The sales tax proposal caused a rift in the Democratic party generally and in Laffoon's administration specifically. As presiding officer of the Senate, Lieutenant Governor A. B. "Happy" Chandler had led opposition to the tax in the legislature. Highway Commissioner Ben Johnson sided with Chandler, as did former Laffoon supporters Allie Young and J. Dan Talbott. In retaliation, Laffoon vetoed $7 million in appropriations and a measure to cut property taxes at the end of the legislative session. Among the few pieces of legislation that passed during the session were bills reorganizing the highway department, making the state Board of Charities a partisan entity, and further removing the Fish and Game Commission from the control of sportsmen. A redistricting bill was hastily passed at the end of the session, reducing the number of congressional districts from 11 to 9, per the most recent census results, but charges of gerrymandering kept the bill tied up in the courts, preventing it from taking effect in time for the 1932 congressional elections. Consequently, all of Kentucky's representatives that year were elected at-large. The Louisville Courier-Journal called the 1932 legislative session "about the worst legislative session in Kentucky's history".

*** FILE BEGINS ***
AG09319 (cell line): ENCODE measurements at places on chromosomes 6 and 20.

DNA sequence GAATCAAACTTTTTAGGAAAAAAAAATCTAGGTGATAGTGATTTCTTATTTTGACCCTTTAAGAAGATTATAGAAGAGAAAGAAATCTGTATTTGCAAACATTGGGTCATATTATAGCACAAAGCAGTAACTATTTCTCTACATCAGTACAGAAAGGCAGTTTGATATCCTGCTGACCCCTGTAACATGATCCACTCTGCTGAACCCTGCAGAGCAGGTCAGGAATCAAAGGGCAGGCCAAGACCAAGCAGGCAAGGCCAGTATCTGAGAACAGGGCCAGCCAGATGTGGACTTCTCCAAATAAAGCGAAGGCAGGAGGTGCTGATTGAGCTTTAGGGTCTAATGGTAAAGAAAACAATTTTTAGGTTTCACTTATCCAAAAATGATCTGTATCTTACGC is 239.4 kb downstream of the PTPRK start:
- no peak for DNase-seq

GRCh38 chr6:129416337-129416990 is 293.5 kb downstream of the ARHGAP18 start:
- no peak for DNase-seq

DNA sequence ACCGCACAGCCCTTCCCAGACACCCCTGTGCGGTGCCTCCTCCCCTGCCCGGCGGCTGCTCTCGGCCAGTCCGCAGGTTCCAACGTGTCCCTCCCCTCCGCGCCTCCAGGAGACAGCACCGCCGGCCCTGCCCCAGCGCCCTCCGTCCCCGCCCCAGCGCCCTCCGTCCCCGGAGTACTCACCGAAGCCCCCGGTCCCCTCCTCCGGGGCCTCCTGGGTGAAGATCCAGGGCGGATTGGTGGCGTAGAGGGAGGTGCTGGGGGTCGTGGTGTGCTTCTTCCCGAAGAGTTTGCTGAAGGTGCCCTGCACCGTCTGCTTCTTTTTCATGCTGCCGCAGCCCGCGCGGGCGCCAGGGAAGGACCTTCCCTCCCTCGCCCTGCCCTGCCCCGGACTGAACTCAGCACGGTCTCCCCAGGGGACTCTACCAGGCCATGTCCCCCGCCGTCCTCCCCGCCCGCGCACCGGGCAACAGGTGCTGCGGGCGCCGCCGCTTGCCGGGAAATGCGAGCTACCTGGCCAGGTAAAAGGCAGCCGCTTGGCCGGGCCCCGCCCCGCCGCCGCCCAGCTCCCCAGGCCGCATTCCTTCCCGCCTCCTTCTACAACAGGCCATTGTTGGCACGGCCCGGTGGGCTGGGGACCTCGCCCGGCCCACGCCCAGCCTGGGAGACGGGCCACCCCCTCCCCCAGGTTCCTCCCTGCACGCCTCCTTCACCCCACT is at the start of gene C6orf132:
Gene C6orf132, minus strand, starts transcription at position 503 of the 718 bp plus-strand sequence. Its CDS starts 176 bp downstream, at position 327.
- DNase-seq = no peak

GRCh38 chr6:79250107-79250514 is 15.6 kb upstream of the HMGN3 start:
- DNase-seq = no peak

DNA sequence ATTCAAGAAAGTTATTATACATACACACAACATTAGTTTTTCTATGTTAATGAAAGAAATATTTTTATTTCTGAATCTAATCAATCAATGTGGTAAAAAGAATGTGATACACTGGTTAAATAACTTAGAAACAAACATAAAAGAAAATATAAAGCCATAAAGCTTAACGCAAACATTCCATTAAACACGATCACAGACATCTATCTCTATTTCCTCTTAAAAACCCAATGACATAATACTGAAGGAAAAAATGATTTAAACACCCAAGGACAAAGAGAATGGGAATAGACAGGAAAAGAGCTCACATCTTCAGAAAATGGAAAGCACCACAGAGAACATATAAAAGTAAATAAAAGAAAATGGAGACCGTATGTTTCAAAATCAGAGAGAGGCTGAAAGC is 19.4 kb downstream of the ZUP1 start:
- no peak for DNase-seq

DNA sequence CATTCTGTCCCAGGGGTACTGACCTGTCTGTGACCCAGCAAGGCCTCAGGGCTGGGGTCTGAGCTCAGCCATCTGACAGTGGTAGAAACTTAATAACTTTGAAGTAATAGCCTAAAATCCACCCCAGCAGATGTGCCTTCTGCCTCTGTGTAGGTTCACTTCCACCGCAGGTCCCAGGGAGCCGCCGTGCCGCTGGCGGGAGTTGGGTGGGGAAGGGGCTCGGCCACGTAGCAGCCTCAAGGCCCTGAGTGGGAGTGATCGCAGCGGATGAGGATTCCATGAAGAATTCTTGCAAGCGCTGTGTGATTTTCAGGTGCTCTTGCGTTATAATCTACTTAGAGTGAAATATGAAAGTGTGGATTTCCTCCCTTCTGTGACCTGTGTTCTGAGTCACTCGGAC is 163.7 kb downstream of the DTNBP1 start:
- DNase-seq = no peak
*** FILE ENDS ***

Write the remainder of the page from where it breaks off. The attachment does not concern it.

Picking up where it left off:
Laffoon responded to the economic crisis by declaring a four-day banking holiday to begin on March 1, 1933. He twice extended the holiday, which finally ended on March 18. Responding to complaints of low prices by farmers, he closed burley tobacco markets in December of that year. At the end of the 1932 fiscal year, figures showed that the state incurred a $2 million deficit. Kentucky was also unable to secure significant financial assistance under President Franklin D. Roosevelt's New Deal because the state was often unable to raise the required matching funds.
Though Laffoon was determined to pass a state sales tax, he vowed not to call a special legislative session to consider the issue. However, in August 1933, he did call a special session to debate a "gross receipts tax", which was essentially a sales tax by another name. Johnson and Chandler again led the opposition to Laffoon's plan; Laffoon called them, along with Allie Young and U.S. Representative John Y. Brown, Sr., "the most insidious lobby that ever infected the Capitol". He reportedly further charged that opposition to his tax program was financed by "a bunch of New York Jews". Despite Laffoon's rhetoric, the sales tax was again defeated.